Some MPs said Trump should quit social media. Conservative MP Peter Bone said: "Wouldn't the world be a better place if the Prime Minister could persuade the President of the United States to delete his Twitter account?"

Responding to Bone, Home Secretary Amber Rudd replied: "I'm sure many of us might share his view."

Speaking earlier, the Mayor of London Sadiq Khan said Trump's latest outburst meant it had become "increasingly clear that any official visit at all from President Trump to Britain would not be welcomed" and urged May to call it off.

"President Trump yesterday used Twitter to promote a vile, extremist group that exists solely to sow division and hatred in our country," Khan said in a statement.

Asked at the regular Downing Street press briefing on Thursday whether the British government had raised the issue of Trump's tweets with the Trump administration, a spokesman for May said: "Government officials are in touch with the White House regularly, including in the last couple of days. You wouldn't expect me to get into details of those conversations."

'Presidents come and go'

Justine Greening, a British cabinet minister, addressed the controversy in a round of UK media interviews on Thursday morning. Greening said she did not agree with the tweets, but said the relationship between the two countries would survive Trump.

"In the end, our relationship with the United States has a longevity to it that will succeed long after presidents come and go," she told the BBC.

Brendan Cox, the husband of murdered British lawmaker Jo Cox -- whose killer reportedly shouted "Britain first" as he stabbed her -- said Trump had "become a purveyor of hate." He told CNN's Anderson Cooper on Wednesday evening: "This is like the President retweeting the Ku Klux Klan. This is not a mainstream organization and for the President of the United States, our greatest ally as a country, to be retweeting, to be providing a microphone to those voices."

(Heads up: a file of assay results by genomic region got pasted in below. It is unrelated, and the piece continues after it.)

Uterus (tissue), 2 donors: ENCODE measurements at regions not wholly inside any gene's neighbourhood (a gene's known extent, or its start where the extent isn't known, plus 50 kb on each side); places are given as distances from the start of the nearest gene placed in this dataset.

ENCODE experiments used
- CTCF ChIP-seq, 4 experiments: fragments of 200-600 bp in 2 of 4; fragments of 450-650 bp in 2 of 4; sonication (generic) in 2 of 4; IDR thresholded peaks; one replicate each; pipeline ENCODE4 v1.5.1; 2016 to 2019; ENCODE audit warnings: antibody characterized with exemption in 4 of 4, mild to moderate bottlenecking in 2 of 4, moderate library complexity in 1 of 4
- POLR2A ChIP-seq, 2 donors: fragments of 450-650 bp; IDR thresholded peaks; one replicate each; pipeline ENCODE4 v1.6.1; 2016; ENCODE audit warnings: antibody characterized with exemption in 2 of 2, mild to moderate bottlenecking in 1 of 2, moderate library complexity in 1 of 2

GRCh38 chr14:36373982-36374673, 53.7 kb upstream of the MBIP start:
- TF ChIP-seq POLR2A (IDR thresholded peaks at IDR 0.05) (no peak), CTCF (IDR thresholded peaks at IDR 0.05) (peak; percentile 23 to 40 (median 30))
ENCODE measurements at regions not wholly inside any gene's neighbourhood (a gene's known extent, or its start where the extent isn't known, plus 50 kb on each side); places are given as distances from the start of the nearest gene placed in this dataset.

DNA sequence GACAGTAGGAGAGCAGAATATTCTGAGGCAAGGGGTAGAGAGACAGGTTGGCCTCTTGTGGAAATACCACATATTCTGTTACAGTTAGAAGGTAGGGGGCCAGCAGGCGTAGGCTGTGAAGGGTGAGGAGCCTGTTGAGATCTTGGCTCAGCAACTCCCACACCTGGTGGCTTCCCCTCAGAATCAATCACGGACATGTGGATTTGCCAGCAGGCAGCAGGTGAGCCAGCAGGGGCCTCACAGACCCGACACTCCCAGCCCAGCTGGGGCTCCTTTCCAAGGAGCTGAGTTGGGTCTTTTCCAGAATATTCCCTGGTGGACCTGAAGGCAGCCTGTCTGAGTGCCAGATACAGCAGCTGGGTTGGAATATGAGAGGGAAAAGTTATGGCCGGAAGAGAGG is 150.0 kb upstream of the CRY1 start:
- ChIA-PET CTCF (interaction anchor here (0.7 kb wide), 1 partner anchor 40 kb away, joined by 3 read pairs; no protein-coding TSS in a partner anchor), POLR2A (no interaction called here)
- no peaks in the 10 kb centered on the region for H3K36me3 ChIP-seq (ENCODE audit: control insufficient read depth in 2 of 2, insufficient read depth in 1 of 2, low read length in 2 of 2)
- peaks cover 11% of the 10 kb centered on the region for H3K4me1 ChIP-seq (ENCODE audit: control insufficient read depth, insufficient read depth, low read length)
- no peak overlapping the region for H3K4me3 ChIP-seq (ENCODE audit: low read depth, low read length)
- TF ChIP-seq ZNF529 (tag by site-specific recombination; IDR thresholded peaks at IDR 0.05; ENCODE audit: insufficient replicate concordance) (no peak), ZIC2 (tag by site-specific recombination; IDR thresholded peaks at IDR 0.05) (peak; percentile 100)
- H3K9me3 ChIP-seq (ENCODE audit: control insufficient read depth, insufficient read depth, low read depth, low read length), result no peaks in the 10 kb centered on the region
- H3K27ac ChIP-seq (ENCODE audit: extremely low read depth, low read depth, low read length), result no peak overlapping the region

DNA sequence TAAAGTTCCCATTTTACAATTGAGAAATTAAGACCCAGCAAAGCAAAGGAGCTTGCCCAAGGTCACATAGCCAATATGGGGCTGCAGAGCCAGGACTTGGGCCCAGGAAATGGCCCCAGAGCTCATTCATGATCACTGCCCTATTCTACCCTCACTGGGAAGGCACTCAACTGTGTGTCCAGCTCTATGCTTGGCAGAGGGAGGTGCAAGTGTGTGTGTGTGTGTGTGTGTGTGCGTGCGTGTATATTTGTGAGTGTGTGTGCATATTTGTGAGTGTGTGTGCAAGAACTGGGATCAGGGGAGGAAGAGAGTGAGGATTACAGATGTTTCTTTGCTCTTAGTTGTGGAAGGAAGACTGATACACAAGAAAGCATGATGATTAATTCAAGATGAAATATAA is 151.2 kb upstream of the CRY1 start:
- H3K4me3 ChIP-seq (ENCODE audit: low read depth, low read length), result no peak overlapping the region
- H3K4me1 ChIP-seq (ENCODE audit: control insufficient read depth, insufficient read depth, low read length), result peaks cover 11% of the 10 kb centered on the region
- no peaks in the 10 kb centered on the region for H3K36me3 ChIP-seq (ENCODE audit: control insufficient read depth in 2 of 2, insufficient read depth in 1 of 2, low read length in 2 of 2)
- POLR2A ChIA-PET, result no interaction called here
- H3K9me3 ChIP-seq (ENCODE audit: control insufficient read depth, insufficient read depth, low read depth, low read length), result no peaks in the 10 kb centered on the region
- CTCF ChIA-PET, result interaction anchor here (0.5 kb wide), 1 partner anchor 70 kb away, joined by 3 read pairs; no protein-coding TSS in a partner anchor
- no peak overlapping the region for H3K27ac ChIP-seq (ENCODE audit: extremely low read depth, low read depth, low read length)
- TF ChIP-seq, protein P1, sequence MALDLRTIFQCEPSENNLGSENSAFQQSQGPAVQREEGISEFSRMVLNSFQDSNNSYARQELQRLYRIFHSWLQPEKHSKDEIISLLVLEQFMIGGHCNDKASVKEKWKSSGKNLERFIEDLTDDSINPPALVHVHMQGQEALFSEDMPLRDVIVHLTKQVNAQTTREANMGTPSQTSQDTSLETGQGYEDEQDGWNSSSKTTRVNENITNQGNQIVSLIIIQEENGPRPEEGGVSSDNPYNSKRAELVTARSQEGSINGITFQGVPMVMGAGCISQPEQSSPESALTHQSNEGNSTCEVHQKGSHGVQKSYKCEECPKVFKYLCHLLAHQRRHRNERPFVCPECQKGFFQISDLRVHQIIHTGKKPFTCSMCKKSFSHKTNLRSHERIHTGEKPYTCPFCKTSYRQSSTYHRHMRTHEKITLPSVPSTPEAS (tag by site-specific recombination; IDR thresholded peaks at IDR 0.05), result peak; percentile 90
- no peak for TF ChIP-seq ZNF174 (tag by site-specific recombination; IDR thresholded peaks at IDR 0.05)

Trump's rebuke to May was originally addressed to the wrong Twitter account, one that had only six followers and has sent only nine tweets.

After deleting his first effort and successfully locating the Twitter handle of the British Prime Minister, he lashed out at Downing Street for its criticism of him retweeting anti-Muslim videos posted online by Fransen, the deputy leader of Britain First.

Fransen, who was found guilty of religiously aggravated harassment in November 2016 after abusing a Muslim woman wearing a hijab, was jubilant at the attention.

May in tight spot

May's attempts to woo the US have left her in a difficult position. With a view to strengthening Anglo-US relations after Brexit, May was the first world leader to meet Trump after his inauguration, flying out to Washington to launch a charm offensive.

But the visit went down badly at home. She was widely criticized for taking Trump's hand while walking at the White House, while she was also derided for offering him the invitation of a state visit so early in his presidency.

Since then, the decision has come under further criticism as Trump has made a series of interventions in British politics.

In October, he incorrectly suggested there was a link between rising crime rates in the United Kingdom and the "spread of Radical Islamic terror."

In September, he railed against "loser terrorists" behind the London Tube explosion and suggested that the perpetrator was known to authorities and recruited on the Internet, prompting May and a London police spokesperson to publicly rebuke the President.

And in June, soon after news reports surfaced about the London Bridge terror attacks, he seized on the moment to promote the travel ban.

He has also been involved in a number of Twitter disputes with Khan, the London Mayor.

Some 1.8 million people have already signed a petition urging the government to rescind the invitation May made to Trump just weeks after his inauguration last January.

TM & © 2017 Cable News Network, Inc., a Time Warner Company. All rights reserved.